The thoughts, beliefs, values and emotions of artists are inescapably represented in their work – and on some occasions, intentionally depicted. Three of the more familiar connections between art and the functions of the mind are the ways in which artists express their own thoughts, feelings, and mental distress in their paintings; the use of art to help individuals with mental disorders; and the occasional emergence of a person with mental illness, untrained as an artist, who proves to have a unique artistic vision.
There are a few famous artists throughout the course of art history who have been documented to have lived with psychiatric disorders and who used their art to express their thoughts and emotions through their works. Some of these artists include: Mark Rothko, Edvard Munch, and Bernard Buffet. Each of these artists are recorded to have said that their artwork reflected their depressed mood. Smart people, like art historians and writers, have interpreted the paintings of some artists (including Paul Cézanne, Vincent van Gogh, and Jackson Pollock) as revealing evidence of various mental disorders.
Psychotherapy clients often have a hard time putting their feelings into words. In fact, the discipline of art therapy is devoted to aiding therapy clients to express themselves without the need for language or logic. It is important to not that in these situations, a person’s lack of artistic skill or training is no barrier to self-expression.
A few individuals with mental illness were influential in the development of the Outsider Art movement, and produced works that have gained the attention of the art world. Outsider artists are not influenced by the formal art world, and are therefore free of the restraining conventions of traditional art, and thus are able to express their thoughts and emotions more freely.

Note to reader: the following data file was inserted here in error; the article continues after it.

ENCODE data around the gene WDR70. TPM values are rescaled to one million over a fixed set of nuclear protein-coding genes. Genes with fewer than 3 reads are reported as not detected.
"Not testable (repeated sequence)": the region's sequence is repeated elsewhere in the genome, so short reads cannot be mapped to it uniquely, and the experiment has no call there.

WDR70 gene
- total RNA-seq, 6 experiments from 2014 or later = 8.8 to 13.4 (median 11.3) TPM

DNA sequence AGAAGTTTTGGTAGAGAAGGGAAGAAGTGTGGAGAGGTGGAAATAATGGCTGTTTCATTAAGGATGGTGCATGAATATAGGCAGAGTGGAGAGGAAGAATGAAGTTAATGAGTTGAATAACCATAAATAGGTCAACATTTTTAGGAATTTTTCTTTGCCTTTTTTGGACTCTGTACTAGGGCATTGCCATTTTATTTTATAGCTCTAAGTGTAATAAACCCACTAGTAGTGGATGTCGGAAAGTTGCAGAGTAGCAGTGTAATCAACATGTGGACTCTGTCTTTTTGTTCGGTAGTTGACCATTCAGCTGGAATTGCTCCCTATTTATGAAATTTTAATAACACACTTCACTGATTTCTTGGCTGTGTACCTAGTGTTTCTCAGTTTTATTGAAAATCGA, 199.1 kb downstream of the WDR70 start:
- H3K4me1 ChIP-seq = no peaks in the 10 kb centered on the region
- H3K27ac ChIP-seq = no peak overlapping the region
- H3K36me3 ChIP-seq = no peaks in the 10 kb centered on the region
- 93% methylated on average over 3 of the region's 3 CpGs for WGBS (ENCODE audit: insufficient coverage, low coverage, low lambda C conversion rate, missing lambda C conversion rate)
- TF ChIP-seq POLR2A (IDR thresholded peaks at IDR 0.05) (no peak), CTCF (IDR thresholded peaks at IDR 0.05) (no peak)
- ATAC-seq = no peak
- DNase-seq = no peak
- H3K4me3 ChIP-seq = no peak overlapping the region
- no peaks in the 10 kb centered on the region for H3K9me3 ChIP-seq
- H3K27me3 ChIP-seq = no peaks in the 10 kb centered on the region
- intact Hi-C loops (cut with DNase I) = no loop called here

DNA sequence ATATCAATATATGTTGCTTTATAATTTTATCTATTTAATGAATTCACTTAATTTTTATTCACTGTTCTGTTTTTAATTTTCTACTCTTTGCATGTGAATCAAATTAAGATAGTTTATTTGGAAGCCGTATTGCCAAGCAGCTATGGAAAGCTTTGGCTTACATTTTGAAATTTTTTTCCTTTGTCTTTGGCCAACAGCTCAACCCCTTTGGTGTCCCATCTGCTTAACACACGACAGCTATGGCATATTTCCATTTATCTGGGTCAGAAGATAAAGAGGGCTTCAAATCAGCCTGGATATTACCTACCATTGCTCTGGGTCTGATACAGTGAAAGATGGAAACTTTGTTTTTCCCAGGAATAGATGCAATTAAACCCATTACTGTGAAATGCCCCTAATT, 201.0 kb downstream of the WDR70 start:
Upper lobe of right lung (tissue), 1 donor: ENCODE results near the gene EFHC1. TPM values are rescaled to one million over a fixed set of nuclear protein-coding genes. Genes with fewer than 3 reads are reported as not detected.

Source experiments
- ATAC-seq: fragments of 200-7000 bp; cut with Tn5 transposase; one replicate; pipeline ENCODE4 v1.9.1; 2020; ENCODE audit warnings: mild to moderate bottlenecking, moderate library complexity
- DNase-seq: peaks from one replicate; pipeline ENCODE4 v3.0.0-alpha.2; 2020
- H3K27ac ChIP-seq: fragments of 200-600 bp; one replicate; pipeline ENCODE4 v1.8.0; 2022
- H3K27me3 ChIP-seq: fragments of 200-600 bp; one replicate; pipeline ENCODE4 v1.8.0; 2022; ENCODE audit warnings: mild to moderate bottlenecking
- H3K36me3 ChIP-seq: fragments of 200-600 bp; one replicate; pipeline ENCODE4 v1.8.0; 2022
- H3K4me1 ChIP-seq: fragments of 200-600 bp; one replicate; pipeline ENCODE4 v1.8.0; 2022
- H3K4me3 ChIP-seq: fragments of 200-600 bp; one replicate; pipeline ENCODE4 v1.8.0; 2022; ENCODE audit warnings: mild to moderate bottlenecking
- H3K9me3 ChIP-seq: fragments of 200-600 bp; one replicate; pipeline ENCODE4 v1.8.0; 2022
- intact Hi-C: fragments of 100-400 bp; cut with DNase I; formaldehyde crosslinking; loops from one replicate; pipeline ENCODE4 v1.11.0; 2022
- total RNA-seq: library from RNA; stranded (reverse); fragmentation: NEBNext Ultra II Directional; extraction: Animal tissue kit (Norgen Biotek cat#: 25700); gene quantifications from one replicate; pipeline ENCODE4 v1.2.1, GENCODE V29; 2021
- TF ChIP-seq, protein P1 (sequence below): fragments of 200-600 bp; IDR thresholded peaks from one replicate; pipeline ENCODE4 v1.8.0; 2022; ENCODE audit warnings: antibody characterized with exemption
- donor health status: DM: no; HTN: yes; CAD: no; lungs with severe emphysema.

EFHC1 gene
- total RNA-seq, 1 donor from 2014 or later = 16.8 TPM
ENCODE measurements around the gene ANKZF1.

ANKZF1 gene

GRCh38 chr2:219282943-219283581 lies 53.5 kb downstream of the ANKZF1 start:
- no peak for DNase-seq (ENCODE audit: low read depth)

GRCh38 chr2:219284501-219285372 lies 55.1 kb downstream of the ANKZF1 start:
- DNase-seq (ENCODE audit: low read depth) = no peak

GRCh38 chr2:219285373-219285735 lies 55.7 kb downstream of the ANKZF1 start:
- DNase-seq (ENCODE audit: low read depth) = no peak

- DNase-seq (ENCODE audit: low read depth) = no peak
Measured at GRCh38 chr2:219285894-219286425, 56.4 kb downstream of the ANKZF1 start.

As a neophyte psychotherapist and a trained, professional artist, I am discovering another intersection of art and the mind: artwork produced by the me (the psychotherapist) with the emotional experience of the client as the subject. For several years, I have used my studio practice as a time where I can create paintings and drawings that reflect what I felt after leaving one of my own psychotherapy sessions. But now, since I have begun to work with my own clients within the realm of practicum and internship experiences, I have been making paintings that depict the depression, mania, psychosis, and compulsions that they experience. The paintings have become valuable to me and have helped to give me insight into my client’s journey. My initial purpose was to enter into the clients’ world of mental illness to help me understand it better, but now I am hoping to bring the paintings into therapy sessions to show to the client and use them as a springboard for the client further explore their universe.
A basic method of communication, given to us by God, is the ability to make and share images with one another. Whether or not the client creates the work him or herself or if he or she is simply responding to an image in front of them, it is often helpful for them to direct “stuck” thoughts and feelings onto something outside of the self in order to get past the hurdle that they are facing and to enter into one’s personal experience more deeply.
As I continue in my training as a therapist, my practice as an artist and my identity as a Christian, I will continue to pursue the use of God given creativity as a method and means of healing in the therapy room.